The services we offer to clients in geochemistry are based on both our outstanding theoretical foundations and our practical experience in the field. C&R use analytical, interpretive and modelling methods to provide solutions to client issues ranging from waste rock runoff contamination to water treatment for beneficial use. Our expertise centres on the interaction of dissolved, colloidal and suspended species with clay and soil particles, and we build realistic scenarios of geochemical reactions in Geochemist’s Workbench (GWB) to inform our recommendations. Contact our director and principal geochemist, Chris Cuff, for more information on how we can apply geochemical modelling to your particular site issues.
Derwent River Water/Sediment Analysis and Modelling
C&R explored the potential impacts on water and sediment chemistry from a construction development near the Derwent River, Ralph’s Bay, Tasmania. As the development involved disturbance and consequential oxidation of soils, there was a potential for metals exchange between pore water and sediment, possibly followed by transport via rainwater runoff and leading to greater bioavailability of the metals. In response, we assessed the geochemistry of the pore water and seawater, and the mineralogy of the host rocks and surficial deposits to provide inputs to a geochemical reaction model run in PHREEQC. The model scenarios were designed to provide the client with realistic results, and included: speciation models for seawater and pore water at variable concentrations; mixing models for these two solutions with different partial pressures of carbon dioxide; and reaction models for rain water and pore water with addition of mineral phases to predict metal mobility. Through interpretation of the model results, we gave our client an outline of the management practices required to mitigate the potential contamination risks to acceptable levels.
Geochemical modelling of tailings runoff
C&R regularly provide our mining clients with mineralogical and chemical waste rock characterisation, and mine water quality studies. In this case, we went a step further and determined whether the runoff from the walls of a tailings storage facility constructed of coarse coal rejects could be passively released to the environment, or needed to be captured and released under standard release criteria for mine-affected water. We combined X-ray diffraction, customised leachate testing, and geochemical modelling (using Geochemist’s Workbench) to determine: the mineralogy the coarse reject walls; the runoff composition and the concentrations of contaminants adsorbed by soil. Our findings demonstrated to the client that the local soils have the ability to adsorb contaminant concentrations several orders of magnitude higher than could be delivered from reactions between runoff and the walls of the tailings dam, thereby avoiding exceedance of contaminated land guidelines. Based on this geochemical understanding, we worked with our client to devise a suitable management program.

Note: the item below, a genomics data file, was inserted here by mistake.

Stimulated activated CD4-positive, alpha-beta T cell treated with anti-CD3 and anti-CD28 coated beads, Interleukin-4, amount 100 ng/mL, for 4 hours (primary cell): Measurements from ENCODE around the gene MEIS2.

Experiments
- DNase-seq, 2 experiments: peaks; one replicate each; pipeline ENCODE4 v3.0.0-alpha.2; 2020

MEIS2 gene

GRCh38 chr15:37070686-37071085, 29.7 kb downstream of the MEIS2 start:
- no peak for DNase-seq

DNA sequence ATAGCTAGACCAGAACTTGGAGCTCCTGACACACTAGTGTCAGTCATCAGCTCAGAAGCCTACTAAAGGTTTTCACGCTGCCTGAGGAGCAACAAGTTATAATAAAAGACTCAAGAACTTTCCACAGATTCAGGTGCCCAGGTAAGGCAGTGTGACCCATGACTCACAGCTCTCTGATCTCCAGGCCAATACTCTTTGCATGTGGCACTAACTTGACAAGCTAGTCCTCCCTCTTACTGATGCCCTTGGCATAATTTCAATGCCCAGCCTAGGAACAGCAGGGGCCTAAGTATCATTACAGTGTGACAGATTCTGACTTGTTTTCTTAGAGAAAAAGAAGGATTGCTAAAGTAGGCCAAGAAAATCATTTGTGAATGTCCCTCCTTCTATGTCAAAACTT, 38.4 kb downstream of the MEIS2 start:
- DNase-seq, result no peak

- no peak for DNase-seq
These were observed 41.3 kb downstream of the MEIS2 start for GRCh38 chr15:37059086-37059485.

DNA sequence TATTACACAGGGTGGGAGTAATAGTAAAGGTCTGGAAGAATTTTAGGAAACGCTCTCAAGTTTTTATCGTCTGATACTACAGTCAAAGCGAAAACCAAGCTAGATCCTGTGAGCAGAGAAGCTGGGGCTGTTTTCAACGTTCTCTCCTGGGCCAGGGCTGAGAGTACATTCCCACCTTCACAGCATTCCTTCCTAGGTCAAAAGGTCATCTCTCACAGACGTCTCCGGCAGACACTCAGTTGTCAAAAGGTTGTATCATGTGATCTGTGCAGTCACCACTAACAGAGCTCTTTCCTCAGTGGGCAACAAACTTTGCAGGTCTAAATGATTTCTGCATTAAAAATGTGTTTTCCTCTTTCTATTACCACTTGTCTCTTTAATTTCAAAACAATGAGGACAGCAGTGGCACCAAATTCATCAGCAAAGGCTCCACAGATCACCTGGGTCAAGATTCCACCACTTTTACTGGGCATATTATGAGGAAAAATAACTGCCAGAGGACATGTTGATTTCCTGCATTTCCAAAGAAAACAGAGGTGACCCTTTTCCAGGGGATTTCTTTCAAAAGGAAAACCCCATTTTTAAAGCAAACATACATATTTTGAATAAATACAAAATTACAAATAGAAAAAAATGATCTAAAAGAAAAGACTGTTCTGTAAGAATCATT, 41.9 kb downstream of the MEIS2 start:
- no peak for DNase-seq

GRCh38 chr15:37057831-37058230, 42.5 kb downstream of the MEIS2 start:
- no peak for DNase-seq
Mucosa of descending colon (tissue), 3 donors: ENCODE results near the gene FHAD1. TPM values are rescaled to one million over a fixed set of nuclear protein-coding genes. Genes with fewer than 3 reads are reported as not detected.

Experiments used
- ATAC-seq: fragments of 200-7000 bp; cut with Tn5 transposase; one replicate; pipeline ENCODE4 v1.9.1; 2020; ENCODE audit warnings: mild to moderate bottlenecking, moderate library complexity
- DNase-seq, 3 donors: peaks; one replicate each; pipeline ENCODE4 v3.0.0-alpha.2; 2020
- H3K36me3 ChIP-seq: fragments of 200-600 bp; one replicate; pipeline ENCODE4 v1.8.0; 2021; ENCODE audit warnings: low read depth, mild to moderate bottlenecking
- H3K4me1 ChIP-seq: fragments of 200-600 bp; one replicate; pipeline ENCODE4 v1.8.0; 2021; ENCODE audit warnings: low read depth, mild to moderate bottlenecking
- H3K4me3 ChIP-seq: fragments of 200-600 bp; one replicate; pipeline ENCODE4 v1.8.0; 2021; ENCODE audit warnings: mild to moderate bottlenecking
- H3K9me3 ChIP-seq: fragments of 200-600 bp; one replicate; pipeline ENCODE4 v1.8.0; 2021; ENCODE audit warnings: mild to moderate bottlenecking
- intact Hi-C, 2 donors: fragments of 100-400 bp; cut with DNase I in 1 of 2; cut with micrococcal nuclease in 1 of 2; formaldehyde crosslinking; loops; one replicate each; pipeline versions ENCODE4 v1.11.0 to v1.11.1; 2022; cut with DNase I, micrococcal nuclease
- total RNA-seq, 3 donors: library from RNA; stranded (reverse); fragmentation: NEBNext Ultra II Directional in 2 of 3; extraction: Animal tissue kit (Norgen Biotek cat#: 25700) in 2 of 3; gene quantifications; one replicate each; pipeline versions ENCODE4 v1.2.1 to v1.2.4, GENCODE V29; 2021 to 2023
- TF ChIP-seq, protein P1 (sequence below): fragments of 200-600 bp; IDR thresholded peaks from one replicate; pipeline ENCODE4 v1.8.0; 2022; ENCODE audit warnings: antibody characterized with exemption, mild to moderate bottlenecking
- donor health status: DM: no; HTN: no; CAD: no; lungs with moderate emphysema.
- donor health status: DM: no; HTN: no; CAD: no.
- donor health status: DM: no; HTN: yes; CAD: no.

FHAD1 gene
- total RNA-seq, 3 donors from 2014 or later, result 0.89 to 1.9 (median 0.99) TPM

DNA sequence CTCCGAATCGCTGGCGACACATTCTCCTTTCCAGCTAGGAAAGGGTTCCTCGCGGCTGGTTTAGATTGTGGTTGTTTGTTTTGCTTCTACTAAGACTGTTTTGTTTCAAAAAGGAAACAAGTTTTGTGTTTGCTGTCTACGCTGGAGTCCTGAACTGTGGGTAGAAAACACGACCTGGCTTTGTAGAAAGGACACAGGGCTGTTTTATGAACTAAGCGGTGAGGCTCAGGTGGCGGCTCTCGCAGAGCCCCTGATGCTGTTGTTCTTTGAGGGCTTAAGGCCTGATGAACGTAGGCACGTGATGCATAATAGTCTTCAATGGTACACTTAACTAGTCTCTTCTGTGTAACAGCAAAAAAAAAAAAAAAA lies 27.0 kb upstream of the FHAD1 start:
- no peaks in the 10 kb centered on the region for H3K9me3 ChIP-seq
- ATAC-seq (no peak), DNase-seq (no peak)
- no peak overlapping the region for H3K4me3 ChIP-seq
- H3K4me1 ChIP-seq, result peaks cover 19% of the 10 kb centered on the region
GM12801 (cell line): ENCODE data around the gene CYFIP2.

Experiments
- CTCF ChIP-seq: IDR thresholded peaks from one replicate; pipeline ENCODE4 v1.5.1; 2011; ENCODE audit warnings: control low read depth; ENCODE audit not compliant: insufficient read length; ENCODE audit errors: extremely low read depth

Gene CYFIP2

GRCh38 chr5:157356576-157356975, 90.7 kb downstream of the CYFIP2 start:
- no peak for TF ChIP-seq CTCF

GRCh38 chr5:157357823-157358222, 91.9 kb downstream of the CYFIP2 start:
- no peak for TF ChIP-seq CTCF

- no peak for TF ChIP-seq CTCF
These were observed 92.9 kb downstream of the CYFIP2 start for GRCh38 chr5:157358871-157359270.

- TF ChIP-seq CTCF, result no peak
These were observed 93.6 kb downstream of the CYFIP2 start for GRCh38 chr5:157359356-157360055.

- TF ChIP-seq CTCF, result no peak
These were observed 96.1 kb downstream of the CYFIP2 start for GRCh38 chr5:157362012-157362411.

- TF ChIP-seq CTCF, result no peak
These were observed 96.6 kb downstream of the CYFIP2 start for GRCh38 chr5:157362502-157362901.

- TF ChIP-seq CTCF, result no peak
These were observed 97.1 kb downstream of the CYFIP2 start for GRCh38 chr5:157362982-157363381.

Coolalie Feedlot: Proof of Groundwater Quality
C&R recently provided an assessment of the groundwater at a large cattle feedlot and performed a proof of resource for the groundwater to be used for irrigation, stock watering, and other agricultural uses. In addition to a physical hydrogeology analysis, we compared the geochemical composition of the groundwater to state and federal water quality guidelines, helping our client to determine if the resource was fit for the intended purpose of stock watering. We used Geochemists Workbench (GWB) to model the speciation of analytes that were present, as this controls their bioavailability and toxicity.
Water Treatment to Reduce Arsenic Levels
With our extensive experience in the seasonally arid tropics, C&R take into account erratic rain events and swelling/contraction of clay-bearing soil in our waste management and site rehabilitation reports. We recognise that some methods, such as inert clay capping of mine waste, have reduced efficacy under these conditions. Therefore, when our gold mining client approached us for recommendations on waste management to control arsenic concentrations in mine-affected runoff, our preferred method was water treatment. We used our knowledge of the runoff composition and potential treatment materials to design reaction models that predicted the degree of arsenic removal possible and its speciation. We considered phosphate and fluoride as potentially interfering species, but their removal through the treatment process was an added benefit to the client. Our final output was the design of a practical treatment system for the arsenic using local resources.
Mt Moss: water geochemistry and iron ore
C&R used Geochemist’s Workbench to model the interactions of groundwater and surface water with anomalously mineralised host rocks to provide recommended site-specific contaminant trigger levels and limits. The Mt Moss resource is a scarn-hosted iron ore deposit situated in a zone of hydrothermal alteration, also the source of additional poly-metallic (Cu, Pb, Zn, Ag) and tin (Sn, Mo, W) mineralisation. This complex geological setting drives naturally high levels of heavy metals in the host rock, and corresponding elevated concentrations in the groundwater and surface water. We gave our client a clear indication of the contaminant levels possible under natural conditions according to expected geochemical reactions, thereby determining a theoretical site-specific background water composition relevant to compliance.